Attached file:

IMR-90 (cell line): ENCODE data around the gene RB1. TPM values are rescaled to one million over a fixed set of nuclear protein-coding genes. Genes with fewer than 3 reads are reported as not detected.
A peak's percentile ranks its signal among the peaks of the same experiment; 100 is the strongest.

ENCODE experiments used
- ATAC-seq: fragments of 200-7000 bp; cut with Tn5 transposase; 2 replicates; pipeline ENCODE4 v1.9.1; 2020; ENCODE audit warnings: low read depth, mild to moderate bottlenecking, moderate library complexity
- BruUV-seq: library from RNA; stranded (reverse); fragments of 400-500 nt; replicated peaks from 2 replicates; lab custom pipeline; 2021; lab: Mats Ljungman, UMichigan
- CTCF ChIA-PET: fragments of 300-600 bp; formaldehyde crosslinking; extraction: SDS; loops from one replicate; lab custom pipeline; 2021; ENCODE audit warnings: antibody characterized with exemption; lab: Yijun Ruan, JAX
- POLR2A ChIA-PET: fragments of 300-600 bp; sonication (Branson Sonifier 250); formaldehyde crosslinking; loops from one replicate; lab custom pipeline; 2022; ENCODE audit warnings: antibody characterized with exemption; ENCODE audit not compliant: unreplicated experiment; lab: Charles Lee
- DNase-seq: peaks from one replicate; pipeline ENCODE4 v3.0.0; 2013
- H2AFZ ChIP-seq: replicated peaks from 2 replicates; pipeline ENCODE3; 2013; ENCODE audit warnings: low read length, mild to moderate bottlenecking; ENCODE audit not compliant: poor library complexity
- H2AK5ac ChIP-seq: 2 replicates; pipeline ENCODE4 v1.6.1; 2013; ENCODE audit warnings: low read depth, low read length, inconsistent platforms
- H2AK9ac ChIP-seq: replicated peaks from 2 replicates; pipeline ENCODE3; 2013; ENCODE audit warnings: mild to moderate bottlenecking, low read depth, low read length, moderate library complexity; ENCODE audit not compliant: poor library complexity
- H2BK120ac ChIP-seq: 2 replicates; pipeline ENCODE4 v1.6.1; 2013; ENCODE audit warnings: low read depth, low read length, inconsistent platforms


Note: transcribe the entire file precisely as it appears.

IMR-90 (cell line): ENCODE data around the gene RB1. TPM values are rescaled to one million over a fixed set of nuclear protein-coding genes. Genes with fewer than 3 reads are reported as not detected.
A peak's percentile ranks its signal among the peaks of the same experiment; 100 is the strongest.

ENCODE experiments used
- ATAC-seq: fragments of 200-7000 bp; cut with Tn5 transposase; 2 replicates; pipeline ENCODE4 v1.9.1; 2020; ENCODE audit warnings: low read depth, mild to moderate bottlenecking, moderate library complexity
- BruUV-seq: library from RNA; stranded (reverse); fragments of 400-500 nt; replicated peaks from 2 replicates; lab custom pipeline; 2021; lab: Mats Ljungman, UMichigan
- CTCF ChIA-PET: fragments of 300-600 bp; formaldehyde crosslinking; extraction: SDS; loops from one replicate; lab custom pipeline; 2021; ENCODE audit warnings: antibody characterized with exemption; lab: Yijun Ruan, JAX
- POLR2A ChIA-PET: fragments of 300-600 bp; sonication (Branson Sonifier 250); formaldehyde crosslinking; loops from one replicate; lab custom pipeline; 2022; ENCODE audit warnings: antibody characterized with exemption; ENCODE audit not compliant: unreplicated experiment; lab: Charles Lee
- DNase-seq: peaks from one replicate; pipeline ENCODE4 v3.0.0; 2013
- H2AFZ ChIP-seq: replicated peaks from 2 replicates; pipeline ENCODE3; 2013; ENCODE audit warnings: low read length, mild to moderate bottlenecking; ENCODE audit not compliant: poor library complexity
- H2AK5ac ChIP-seq: 2 replicates; pipeline ENCODE4 v1.6.1; 2013; ENCODE audit warnings: low read depth, low read length, inconsistent platforms
- H2AK9ac ChIP-seq: replicated peaks from 2 replicates; pipeline ENCODE3; 2013; ENCODE audit warnings: mild to moderate bottlenecking, low read depth, low read length, moderate library complexity; ENCODE audit not compliant: poor library complexity
- H2BK120ac ChIP-seq: 2 replicates; pipeline ENCODE4 v1.6.1; 2013; ENCODE audit warnings: low read depth, low read length, inconsistent platforms